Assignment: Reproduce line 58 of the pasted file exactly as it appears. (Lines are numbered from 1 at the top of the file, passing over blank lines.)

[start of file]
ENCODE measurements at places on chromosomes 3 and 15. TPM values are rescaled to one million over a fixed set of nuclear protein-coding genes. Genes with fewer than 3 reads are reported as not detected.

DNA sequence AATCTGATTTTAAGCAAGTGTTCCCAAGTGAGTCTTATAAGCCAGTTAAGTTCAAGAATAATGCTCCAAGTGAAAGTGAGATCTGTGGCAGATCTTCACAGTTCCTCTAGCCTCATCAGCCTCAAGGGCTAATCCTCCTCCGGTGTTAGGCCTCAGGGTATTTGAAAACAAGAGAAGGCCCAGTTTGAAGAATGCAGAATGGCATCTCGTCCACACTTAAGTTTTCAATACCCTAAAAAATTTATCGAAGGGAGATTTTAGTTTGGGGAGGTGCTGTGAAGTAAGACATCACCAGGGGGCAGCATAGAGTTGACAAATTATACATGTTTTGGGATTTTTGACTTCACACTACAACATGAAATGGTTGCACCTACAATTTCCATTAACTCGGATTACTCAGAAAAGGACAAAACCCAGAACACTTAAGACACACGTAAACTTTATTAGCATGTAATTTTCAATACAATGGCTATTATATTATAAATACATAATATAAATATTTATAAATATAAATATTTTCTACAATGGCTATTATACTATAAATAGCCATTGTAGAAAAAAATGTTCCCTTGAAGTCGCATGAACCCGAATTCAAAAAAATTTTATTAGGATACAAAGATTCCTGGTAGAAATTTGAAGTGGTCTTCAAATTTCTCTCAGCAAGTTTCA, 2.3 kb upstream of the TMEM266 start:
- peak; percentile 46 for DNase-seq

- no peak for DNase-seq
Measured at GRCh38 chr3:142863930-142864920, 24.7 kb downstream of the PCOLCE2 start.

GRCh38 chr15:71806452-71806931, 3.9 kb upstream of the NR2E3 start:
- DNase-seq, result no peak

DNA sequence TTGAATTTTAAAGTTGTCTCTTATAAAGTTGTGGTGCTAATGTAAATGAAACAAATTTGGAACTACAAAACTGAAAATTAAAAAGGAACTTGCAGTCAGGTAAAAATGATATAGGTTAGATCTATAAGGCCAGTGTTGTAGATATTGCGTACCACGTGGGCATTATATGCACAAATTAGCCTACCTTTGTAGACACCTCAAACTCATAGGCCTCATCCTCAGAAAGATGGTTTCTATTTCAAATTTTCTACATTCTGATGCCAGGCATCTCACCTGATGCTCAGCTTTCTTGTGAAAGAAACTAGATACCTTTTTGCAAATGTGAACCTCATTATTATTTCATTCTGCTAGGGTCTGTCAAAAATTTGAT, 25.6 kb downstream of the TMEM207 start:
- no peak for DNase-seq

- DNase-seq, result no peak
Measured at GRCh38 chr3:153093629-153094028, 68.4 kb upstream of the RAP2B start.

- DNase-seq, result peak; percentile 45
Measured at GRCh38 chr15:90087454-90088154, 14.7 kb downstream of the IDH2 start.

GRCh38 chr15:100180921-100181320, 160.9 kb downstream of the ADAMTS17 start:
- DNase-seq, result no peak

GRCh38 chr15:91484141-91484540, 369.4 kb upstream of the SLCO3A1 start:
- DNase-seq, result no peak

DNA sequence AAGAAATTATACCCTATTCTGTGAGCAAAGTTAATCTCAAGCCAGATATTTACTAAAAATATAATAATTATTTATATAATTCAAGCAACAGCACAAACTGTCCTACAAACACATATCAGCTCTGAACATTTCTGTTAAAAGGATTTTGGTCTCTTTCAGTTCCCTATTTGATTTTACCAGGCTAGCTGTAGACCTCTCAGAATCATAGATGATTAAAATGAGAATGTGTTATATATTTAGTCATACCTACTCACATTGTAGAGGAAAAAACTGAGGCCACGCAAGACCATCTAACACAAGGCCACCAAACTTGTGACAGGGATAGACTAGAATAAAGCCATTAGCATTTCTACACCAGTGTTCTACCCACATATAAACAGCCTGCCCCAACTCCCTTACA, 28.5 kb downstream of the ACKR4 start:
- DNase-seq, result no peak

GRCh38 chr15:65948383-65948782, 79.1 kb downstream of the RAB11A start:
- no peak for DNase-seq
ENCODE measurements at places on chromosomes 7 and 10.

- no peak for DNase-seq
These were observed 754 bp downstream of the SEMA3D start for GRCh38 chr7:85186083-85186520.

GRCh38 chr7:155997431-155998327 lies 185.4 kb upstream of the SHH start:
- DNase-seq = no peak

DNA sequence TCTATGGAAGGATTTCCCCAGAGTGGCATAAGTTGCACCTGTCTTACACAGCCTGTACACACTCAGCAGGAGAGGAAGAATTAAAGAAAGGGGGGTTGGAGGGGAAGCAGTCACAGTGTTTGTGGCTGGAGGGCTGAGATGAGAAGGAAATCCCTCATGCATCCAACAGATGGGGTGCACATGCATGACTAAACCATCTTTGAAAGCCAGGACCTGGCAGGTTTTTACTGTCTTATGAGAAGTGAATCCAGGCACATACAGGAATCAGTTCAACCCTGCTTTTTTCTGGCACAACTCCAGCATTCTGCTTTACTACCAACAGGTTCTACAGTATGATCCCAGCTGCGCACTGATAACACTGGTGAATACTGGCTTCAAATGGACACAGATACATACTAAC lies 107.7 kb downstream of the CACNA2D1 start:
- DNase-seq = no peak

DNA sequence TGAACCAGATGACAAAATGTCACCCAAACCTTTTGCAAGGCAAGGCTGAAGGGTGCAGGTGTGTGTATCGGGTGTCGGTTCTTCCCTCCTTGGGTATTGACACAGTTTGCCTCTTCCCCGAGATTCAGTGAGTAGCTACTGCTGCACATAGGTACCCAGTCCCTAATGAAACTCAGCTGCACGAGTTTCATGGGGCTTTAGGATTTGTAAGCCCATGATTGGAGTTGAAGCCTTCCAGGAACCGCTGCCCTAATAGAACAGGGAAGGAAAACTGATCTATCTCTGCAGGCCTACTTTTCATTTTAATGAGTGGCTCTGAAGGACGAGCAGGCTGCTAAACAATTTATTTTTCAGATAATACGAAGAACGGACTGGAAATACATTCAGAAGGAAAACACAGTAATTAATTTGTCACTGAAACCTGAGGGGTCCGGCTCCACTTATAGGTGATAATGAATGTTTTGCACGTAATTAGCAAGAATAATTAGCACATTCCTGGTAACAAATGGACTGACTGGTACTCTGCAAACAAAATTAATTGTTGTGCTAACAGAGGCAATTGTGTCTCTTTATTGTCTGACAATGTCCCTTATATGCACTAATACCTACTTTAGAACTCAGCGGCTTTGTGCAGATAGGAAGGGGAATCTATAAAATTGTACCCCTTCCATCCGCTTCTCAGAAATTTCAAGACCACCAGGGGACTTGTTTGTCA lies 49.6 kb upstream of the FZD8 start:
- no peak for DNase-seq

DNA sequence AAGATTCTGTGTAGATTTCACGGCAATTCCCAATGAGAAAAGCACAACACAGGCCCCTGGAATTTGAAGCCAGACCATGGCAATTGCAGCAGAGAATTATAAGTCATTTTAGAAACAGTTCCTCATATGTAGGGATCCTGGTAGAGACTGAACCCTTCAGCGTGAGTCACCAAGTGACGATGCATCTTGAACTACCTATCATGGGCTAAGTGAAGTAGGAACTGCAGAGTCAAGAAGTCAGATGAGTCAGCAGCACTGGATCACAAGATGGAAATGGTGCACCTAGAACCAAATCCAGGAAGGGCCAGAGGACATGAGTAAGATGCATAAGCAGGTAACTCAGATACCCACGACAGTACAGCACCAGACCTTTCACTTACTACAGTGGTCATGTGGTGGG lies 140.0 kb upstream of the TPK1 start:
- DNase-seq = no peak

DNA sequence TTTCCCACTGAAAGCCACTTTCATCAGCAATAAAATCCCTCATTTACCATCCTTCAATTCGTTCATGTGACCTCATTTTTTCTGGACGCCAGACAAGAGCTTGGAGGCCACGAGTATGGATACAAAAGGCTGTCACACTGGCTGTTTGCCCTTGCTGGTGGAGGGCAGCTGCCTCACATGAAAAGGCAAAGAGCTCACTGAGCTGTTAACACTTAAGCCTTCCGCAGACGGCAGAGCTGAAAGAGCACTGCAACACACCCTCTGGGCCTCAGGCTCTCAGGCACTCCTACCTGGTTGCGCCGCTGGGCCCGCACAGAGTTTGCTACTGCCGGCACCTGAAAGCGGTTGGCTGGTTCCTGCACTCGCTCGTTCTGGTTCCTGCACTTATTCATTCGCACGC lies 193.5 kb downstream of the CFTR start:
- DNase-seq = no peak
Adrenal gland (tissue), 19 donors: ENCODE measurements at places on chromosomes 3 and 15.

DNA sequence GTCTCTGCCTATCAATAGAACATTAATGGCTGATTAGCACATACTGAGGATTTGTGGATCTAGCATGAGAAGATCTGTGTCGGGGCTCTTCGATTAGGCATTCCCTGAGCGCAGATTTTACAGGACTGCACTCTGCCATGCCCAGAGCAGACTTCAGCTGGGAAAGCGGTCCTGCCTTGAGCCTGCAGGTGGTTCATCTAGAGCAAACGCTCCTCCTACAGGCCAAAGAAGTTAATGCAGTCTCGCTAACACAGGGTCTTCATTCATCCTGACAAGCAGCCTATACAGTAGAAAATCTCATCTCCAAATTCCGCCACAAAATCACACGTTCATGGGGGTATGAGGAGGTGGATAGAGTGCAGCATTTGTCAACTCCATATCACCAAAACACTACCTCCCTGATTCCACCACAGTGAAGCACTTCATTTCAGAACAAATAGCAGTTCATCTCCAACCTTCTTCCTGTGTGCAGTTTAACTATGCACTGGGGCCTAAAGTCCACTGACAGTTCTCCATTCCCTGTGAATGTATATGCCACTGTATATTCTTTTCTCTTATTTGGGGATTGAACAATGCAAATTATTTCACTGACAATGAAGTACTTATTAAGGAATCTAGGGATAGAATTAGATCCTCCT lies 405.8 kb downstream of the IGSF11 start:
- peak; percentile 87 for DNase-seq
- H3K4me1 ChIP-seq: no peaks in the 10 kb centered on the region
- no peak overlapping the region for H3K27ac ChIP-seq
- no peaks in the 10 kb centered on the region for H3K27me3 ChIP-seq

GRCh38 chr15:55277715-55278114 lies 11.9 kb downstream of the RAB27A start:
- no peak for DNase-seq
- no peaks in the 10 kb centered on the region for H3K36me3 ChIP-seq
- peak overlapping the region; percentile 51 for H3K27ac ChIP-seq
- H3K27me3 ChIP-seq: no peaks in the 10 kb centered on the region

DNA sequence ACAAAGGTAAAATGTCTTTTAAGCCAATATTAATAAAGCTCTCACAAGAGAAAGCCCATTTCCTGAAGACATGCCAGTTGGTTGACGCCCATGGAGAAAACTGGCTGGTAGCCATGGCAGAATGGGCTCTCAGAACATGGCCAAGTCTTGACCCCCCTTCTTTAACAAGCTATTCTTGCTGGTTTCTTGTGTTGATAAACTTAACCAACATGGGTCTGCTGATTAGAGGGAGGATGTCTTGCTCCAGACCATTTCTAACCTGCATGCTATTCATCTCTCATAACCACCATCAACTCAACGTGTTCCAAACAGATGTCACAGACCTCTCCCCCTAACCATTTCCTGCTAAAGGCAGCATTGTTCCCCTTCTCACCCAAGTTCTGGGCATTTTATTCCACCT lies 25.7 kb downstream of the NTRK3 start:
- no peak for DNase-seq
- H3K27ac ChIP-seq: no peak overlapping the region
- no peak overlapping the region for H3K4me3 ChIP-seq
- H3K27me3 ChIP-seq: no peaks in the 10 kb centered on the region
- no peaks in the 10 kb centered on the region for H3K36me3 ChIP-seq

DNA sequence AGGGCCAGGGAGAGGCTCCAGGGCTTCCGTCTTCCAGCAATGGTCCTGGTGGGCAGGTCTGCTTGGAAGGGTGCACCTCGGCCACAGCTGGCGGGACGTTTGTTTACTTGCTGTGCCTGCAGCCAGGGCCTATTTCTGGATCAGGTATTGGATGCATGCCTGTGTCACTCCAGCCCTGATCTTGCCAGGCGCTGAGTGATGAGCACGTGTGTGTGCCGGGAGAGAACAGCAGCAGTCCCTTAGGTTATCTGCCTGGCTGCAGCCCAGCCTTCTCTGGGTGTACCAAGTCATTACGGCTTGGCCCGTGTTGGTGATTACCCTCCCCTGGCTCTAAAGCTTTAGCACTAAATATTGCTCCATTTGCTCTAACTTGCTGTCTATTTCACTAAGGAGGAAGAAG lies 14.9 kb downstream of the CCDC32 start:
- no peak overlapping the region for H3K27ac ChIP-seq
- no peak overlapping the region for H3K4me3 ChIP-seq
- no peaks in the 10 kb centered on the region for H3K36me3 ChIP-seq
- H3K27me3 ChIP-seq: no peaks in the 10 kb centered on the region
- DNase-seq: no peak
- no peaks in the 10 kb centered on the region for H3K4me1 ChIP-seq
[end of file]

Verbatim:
- no peaks in the 10 kb centered on the region for H3K4me1 ChIP-seq